DSA outsourcing ‘put targets before disabled applicants’

MPs hear concerns about quality of assessment process under new suppliers Capita and Study Tech

April 23, 2024
A wheelchair users works at a computer
Source: iStock/ia_64

Reforms to the administration of Disabled Students’ Allowance (DSA) in England and Wales have prioritised hitting targets over the interests of applicants, MPs have heard.

Administration of DSA, which helps people with disabilities, neurodivergence, mental health conditions or long-term health problems cover the costs of study technology or equipment, was recently outsourced to two firms: Capita and Study Tech. Since February they have been responsible for carrying out needs assessments, after years of complaints that the previous process was complex, bureaucratic and fragmented.

But Sarah Todd, chair of the National Association of Disability Practitioners, told the House of Commons Education Committee that the companies were being incentivised to streamline assessments in order to hit time-based key performance indicators (KPIs) and make more money.

“That’s going to shape the market in terms of what products are available and also mean that students aren’t getting support fit for purpose,” she said.

“It’s going to put extra pressure on university support teams and it’s going to end up with those students going back round the system to find support that is appropriate.”

MPs on the committee called the hearing in response to reports that the contracts were awarded to Capita and Study Tech on the basis that both companies would carry out DSA assessments at a fraction of the previous cost.

The hearing was told that increasing numbers of assessments were being conducted over the phone or via video calls, which Lesley Morrice, chair of the National Network of Assessment Centres, deemed “problematic”, particularly because of concerns that this was being done to drive down costs.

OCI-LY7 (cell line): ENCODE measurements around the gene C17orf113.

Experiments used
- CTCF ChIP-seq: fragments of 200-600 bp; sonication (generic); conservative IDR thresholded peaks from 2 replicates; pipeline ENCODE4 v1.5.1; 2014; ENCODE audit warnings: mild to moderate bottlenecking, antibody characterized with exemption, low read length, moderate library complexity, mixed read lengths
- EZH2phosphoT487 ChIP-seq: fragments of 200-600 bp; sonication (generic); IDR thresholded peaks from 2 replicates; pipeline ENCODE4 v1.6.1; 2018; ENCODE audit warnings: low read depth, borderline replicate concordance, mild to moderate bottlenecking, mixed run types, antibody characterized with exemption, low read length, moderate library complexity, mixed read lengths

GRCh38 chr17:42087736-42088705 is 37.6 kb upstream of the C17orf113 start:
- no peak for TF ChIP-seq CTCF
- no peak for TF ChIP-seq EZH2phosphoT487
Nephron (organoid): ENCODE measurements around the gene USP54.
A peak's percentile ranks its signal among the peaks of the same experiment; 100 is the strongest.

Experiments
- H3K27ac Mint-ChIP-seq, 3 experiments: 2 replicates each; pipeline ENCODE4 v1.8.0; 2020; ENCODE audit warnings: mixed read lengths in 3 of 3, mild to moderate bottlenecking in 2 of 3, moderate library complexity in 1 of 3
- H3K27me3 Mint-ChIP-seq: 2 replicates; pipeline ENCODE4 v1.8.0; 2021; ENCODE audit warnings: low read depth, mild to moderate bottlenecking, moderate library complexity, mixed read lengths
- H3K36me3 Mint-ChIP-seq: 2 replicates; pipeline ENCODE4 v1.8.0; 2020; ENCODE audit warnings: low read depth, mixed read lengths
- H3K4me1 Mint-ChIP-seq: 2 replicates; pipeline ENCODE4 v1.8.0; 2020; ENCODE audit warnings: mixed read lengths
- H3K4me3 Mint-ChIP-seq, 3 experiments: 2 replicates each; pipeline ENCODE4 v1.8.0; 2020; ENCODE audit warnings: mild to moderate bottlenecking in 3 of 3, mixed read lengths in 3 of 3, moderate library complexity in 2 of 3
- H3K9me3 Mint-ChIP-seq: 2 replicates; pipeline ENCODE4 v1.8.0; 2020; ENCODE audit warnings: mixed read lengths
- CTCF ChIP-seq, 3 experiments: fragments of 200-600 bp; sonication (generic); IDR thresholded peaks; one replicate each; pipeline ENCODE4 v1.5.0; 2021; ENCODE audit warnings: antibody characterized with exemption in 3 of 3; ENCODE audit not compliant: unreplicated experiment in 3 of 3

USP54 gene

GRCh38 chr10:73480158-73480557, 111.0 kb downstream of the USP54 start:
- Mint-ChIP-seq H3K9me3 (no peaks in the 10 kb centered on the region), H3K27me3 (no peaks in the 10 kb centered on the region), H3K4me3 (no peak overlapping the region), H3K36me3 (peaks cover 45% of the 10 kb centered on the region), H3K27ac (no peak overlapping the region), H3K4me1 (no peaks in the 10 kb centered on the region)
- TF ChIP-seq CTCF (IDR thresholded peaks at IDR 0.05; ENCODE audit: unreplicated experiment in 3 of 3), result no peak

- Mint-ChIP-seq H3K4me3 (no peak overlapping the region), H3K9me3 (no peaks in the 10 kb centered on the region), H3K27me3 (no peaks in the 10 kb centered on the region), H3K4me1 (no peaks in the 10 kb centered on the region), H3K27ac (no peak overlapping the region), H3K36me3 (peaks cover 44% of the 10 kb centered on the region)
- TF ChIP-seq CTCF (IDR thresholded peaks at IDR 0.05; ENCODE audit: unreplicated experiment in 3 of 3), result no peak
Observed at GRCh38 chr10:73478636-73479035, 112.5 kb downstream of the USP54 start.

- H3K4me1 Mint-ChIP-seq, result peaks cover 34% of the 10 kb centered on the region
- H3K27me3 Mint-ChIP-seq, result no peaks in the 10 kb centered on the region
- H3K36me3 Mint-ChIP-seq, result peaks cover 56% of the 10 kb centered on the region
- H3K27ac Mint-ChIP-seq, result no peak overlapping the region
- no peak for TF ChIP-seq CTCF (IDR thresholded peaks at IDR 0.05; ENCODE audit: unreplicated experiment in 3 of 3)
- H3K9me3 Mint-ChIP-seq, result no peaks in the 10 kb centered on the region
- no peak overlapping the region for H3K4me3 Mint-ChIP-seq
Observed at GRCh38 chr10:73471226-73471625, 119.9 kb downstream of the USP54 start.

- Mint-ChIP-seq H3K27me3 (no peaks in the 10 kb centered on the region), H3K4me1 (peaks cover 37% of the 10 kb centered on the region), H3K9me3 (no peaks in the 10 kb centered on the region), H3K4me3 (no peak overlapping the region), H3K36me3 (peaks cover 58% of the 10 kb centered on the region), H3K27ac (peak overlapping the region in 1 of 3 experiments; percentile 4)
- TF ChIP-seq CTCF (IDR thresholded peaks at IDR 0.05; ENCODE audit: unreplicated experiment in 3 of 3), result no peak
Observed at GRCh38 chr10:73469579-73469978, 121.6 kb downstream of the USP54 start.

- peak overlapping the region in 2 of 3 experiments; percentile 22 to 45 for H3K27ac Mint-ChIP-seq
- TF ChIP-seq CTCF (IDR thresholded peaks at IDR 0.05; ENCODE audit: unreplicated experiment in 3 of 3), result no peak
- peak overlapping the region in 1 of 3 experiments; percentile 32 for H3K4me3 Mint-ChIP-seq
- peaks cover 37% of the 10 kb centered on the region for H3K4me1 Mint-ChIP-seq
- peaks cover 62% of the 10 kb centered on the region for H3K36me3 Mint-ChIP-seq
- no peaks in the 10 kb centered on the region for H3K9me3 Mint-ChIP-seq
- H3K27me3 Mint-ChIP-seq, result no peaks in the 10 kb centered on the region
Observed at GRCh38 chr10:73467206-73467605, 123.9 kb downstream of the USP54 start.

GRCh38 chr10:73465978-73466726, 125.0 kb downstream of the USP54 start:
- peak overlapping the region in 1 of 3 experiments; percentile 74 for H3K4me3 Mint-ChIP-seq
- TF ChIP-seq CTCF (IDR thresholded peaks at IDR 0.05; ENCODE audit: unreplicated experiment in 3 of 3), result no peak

“We feel it’s not going to drive a quality process because the new suppliers are going to try and get through as many as they can in a day. So we do feel quality will be affected, both by the time limitations and also, if it’s a telephone or a Zoom assessment, [because] it doesn’t fit all students,” she said.

Tara Chattaway, head of education at the Thomas Pocklington Trust, a charity for blind and partially sighted people focused on education and employment, also voiced her concern about the “process-driven” KPIs.

“Our question has always been about the quality of those assessments. Something might be happening much quicker, which is great, but are people having hour-and-a-half, face-to-face, in-depth assessment processes?” she asked.

The disruption caused by the shift to the new contracts, and the wider loss of knowledge and expertise from the closure of some assessment centres, also concerned Ms Chattaway.

“Our message is that DSA is so important; it’s the difference between someone staying in university and dropping out,” she said.

“The crux for us is this: what are we measuring success on? Are we going back to the student journey and making sure that’s right or are we being driven by KPIs?”

Addressing MPs, Baroness Barran, the minister for student finance, said that the previous system had resulted in a very inconsistent and stressful experience for many students.

She said that the contract for the new system put 60 per cent weighting on quality, with 30 per cent on price and 10 per cent on social value.

Laura Blackman, managing director of education programmes at Capita, said students were “at the heart” of the new system.

“We’re focused on quality, we’re focused on student satisfaction and making sure we’re delivering the outcomes that SLC [the Student Loans Company] has asked us to deliver,” she said.


Register to continue

Why register?

  • Registration is free and only takes a moment
  • Once registered, you can read 3 articles a month
  • Sign up for our newsletter
Please Login or Register to read this article.

Related articles